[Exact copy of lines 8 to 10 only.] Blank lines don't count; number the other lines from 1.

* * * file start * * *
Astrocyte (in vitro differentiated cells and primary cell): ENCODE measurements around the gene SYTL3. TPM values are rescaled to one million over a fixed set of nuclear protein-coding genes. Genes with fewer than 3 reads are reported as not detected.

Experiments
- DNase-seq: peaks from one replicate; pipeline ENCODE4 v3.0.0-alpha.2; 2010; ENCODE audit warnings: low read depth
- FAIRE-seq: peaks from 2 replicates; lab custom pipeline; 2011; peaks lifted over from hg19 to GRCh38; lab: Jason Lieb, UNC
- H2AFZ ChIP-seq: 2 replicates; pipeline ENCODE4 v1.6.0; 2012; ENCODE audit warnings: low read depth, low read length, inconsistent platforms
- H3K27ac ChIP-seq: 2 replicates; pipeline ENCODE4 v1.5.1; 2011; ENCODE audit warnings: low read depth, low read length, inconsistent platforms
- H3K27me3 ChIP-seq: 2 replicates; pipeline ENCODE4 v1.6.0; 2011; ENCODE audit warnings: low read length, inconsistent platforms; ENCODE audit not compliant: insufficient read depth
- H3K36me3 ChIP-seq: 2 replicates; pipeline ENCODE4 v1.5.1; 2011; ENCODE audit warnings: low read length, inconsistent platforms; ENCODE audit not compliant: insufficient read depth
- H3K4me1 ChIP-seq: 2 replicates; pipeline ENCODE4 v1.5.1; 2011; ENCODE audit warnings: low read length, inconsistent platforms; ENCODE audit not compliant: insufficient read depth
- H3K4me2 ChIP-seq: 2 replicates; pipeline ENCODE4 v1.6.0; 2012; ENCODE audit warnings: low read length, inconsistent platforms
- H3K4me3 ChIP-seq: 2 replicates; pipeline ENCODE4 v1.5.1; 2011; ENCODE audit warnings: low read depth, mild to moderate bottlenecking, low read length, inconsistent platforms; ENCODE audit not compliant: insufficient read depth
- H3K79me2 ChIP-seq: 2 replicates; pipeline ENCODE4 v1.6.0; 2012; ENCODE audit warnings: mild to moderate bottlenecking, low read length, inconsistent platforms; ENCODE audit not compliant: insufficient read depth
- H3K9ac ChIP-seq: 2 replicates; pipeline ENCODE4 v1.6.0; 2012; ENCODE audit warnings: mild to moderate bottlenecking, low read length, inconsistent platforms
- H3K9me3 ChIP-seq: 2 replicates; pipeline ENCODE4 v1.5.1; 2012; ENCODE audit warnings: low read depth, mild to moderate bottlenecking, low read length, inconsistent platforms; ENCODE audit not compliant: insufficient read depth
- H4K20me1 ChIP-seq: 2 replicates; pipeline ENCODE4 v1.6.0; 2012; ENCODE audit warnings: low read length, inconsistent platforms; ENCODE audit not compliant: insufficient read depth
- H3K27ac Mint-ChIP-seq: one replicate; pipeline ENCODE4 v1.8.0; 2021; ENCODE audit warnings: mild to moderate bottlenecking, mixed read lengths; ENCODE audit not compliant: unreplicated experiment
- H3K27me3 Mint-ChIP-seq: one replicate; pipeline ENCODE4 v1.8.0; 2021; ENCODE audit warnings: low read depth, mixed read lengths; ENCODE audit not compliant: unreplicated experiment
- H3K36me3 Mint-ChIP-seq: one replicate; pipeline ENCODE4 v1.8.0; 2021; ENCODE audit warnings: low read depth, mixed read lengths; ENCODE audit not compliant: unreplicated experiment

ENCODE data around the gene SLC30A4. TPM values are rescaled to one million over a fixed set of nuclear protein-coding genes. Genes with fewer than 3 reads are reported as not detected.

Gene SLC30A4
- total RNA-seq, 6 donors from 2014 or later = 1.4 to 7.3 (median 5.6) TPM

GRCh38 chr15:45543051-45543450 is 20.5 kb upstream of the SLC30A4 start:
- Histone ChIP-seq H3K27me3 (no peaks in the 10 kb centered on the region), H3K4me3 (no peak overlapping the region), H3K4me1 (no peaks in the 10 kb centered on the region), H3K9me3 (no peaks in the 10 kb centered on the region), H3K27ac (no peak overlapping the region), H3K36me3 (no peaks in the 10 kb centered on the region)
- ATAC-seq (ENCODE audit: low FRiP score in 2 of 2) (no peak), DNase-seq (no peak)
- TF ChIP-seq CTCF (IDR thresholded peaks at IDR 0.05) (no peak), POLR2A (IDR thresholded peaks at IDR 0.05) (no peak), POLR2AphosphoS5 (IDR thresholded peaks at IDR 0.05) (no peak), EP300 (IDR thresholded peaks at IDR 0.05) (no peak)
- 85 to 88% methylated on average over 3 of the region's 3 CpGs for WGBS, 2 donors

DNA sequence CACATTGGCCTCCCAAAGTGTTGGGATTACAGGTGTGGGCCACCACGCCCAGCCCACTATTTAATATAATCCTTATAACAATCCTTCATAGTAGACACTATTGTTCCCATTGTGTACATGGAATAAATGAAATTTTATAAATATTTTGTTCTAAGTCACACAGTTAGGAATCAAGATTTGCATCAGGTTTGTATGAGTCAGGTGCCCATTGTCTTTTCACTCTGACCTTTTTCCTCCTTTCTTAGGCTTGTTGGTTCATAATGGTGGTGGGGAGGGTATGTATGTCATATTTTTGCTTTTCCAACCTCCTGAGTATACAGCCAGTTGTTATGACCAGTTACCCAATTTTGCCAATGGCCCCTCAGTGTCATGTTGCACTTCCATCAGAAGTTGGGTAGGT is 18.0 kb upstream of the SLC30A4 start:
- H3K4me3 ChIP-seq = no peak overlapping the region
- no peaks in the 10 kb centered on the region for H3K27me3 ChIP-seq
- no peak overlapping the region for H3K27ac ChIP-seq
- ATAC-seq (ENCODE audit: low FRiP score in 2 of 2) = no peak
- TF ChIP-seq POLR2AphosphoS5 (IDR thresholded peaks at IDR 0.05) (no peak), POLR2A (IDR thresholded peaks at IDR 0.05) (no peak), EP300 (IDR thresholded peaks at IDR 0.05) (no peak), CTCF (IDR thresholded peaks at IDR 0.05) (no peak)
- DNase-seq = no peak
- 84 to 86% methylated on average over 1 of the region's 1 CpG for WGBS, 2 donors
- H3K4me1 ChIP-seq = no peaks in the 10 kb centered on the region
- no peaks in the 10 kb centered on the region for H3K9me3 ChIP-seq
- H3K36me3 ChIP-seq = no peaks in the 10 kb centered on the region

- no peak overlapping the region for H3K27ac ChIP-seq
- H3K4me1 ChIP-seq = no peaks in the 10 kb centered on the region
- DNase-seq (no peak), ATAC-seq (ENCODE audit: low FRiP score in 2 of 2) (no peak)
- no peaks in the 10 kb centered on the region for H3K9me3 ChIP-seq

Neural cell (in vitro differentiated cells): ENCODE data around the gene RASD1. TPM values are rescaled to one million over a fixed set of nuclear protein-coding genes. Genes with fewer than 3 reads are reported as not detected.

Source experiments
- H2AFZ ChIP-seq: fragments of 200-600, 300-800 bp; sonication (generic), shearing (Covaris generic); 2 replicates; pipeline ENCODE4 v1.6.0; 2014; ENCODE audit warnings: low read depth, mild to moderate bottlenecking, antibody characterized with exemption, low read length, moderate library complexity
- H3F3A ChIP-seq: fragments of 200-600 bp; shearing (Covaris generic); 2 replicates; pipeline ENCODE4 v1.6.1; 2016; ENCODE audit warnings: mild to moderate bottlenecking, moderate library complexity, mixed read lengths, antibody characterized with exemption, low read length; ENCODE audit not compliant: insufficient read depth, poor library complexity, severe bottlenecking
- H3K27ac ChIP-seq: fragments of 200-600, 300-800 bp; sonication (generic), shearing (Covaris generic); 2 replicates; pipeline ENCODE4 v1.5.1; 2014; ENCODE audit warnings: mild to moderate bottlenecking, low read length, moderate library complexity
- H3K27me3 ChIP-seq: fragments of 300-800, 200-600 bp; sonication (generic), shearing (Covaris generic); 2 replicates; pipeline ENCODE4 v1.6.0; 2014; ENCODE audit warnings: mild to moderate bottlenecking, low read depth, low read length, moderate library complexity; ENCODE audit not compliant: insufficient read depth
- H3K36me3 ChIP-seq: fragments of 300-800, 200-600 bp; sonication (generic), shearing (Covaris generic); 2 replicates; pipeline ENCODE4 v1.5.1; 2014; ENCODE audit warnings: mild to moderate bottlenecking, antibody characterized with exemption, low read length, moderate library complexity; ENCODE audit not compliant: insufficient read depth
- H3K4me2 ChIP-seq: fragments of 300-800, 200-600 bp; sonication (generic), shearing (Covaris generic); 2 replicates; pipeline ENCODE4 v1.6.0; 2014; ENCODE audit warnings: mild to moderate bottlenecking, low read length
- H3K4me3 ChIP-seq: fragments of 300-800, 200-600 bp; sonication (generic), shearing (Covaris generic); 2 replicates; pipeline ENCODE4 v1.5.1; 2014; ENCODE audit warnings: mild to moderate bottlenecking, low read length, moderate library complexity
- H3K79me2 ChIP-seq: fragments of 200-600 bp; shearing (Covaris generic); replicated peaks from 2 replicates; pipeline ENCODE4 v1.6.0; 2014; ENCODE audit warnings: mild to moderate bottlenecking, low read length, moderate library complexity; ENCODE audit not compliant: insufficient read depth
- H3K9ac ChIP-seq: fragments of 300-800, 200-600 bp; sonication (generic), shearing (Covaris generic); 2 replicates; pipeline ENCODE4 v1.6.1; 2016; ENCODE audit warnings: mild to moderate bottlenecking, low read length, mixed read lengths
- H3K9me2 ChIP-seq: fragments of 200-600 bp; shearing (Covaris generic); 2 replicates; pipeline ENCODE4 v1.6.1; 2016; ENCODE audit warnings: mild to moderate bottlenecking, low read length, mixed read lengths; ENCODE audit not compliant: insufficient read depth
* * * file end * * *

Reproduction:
- H3K36me3 ChIP-seq: 2 replicates; pipeline ENCODE4 v1.5.1; 2011; ENCODE audit warnings: low read length, inconsistent platforms; ENCODE audit not compliant: insufficient read depth
- H3K4me1 ChIP-seq: 2 replicates; pipeline ENCODE4 v1.5.1; 2011; ENCODE audit warnings: low read length, inconsistent platforms; ENCODE audit not compliant: insufficient read depth
- H3K4me2 ChIP-seq: 2 replicates; pipeline ENCODE4 v1.6.0; 2012; ENCODE audit warnings: low read length, inconsistent platforms